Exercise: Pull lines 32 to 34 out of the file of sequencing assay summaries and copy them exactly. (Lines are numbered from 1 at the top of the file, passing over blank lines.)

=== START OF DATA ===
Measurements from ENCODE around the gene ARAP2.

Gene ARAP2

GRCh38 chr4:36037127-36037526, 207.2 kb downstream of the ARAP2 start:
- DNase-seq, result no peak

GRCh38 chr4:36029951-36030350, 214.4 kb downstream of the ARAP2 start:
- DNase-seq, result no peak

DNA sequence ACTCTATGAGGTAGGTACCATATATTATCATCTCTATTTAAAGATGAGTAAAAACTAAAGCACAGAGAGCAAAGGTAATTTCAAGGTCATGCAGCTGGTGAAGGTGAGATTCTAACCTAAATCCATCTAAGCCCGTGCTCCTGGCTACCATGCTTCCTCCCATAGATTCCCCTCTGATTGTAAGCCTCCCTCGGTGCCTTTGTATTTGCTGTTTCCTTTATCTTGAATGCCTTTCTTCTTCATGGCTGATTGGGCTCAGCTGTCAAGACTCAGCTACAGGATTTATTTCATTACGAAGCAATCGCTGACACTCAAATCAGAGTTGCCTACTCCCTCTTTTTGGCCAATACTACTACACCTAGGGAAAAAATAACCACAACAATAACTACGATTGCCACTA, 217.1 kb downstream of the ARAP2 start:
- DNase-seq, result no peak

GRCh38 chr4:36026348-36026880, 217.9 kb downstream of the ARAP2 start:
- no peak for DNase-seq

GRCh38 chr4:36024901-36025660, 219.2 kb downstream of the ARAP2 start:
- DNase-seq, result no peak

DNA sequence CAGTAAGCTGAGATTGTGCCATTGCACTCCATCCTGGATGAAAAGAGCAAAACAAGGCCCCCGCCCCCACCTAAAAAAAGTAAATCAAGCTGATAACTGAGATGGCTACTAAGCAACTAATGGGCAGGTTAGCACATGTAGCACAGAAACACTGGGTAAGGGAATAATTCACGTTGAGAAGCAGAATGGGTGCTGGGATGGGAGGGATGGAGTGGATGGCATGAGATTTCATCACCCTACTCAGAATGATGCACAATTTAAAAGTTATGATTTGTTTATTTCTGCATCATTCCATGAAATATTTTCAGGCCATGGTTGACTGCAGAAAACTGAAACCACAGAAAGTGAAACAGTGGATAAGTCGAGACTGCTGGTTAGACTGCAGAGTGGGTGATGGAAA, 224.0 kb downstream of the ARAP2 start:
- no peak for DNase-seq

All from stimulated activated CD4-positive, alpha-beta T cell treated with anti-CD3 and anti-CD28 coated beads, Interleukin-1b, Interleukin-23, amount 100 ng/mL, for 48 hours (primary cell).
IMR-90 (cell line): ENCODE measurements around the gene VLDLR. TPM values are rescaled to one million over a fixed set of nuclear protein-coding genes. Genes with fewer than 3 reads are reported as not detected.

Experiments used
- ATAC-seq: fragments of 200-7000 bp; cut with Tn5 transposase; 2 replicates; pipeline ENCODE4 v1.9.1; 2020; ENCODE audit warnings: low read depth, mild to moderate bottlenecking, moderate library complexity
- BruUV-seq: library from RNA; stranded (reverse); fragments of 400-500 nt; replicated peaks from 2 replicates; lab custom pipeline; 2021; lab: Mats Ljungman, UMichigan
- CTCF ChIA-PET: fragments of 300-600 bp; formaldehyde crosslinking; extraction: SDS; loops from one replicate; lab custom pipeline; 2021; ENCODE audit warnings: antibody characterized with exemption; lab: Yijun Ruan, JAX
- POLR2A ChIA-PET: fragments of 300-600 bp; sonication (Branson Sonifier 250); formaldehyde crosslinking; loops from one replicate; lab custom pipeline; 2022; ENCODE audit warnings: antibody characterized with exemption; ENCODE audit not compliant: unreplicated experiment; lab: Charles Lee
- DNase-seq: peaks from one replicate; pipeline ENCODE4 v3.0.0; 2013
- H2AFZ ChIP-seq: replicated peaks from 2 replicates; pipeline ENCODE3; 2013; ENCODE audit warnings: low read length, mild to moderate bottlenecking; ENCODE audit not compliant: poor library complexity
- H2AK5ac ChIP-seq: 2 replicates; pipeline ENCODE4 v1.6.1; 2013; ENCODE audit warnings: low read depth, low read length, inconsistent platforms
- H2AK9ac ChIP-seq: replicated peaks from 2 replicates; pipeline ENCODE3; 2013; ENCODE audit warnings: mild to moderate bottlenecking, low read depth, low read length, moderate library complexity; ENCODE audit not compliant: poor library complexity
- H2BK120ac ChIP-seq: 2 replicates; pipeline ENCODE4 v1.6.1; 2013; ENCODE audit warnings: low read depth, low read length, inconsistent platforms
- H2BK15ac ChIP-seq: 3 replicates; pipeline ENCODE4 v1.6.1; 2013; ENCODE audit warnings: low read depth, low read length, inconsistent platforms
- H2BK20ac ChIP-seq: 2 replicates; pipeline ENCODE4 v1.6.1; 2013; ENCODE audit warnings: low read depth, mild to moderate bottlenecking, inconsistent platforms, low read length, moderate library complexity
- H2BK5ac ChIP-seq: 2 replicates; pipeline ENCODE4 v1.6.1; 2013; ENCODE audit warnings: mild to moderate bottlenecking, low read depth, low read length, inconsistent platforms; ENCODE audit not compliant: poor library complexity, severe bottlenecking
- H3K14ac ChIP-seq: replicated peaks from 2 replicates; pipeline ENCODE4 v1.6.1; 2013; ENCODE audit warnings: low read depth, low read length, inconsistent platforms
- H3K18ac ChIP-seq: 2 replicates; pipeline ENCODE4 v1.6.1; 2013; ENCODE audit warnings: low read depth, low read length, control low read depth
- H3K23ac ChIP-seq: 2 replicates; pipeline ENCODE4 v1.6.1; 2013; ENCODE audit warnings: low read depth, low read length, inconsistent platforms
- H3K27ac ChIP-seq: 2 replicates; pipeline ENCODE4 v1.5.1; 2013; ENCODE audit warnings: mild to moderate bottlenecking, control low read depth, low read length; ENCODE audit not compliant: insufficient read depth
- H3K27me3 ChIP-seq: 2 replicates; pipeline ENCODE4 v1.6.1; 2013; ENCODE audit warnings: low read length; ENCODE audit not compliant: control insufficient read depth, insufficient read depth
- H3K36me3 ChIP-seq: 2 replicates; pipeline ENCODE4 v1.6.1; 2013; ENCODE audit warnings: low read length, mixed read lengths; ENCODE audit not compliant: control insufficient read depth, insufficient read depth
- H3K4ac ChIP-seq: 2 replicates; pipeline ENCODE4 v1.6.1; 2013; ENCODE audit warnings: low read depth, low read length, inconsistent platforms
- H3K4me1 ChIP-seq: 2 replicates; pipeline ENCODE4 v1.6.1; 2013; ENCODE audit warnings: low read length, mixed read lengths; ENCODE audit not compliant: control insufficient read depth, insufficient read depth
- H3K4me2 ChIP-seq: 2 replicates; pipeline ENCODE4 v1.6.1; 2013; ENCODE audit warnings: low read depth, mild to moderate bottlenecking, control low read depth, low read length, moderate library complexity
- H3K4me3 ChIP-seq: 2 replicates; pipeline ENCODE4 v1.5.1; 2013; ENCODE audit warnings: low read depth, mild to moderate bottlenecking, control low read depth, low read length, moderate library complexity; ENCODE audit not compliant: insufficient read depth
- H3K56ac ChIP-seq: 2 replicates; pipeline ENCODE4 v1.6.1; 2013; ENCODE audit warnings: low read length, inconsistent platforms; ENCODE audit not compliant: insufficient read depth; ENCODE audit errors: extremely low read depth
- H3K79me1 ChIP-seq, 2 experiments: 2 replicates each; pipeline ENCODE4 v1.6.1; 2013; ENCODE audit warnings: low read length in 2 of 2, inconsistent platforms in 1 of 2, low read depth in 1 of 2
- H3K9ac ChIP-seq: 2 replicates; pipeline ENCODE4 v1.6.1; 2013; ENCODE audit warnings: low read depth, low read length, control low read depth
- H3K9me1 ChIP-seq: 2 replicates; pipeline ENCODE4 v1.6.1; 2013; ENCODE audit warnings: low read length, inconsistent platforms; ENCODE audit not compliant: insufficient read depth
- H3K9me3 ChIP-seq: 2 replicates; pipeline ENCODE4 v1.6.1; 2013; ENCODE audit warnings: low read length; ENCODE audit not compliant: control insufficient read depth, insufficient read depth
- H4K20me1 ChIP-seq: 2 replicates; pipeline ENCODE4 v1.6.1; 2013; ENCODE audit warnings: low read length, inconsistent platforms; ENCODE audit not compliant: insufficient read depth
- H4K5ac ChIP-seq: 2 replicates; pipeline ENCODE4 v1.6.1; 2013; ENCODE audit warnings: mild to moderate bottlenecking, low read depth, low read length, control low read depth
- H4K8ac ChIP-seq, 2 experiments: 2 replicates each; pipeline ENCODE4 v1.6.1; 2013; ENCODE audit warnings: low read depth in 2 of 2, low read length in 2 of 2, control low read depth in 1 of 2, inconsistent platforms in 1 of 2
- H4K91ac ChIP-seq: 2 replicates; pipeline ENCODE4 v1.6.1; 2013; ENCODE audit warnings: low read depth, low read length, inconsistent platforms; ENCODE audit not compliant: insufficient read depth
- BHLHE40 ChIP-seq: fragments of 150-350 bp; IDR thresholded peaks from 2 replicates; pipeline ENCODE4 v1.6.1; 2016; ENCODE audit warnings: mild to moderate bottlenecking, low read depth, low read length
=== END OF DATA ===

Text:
- H3K23ac ChIP-seq: 2 replicates; pipeline ENCODE4 v1.6.1; 2013; ENCODE audit warnings: low read depth, low read length, inconsistent platforms
- H3K27ac ChIP-seq: 2 replicates; pipeline ENCODE4 v1.5.1; 2013; ENCODE audit warnings: mild to moderate bottlenecking, control low read depth, low read length; ENCODE audit not compliant: insufficient read depth
- H3K27me3 ChIP-seq: 2 replicates; pipeline ENCODE4 v1.6.1; 2013; ENCODE audit warnings: low read length; ENCODE audit not compliant: control insufficient read depth, insufficient read depth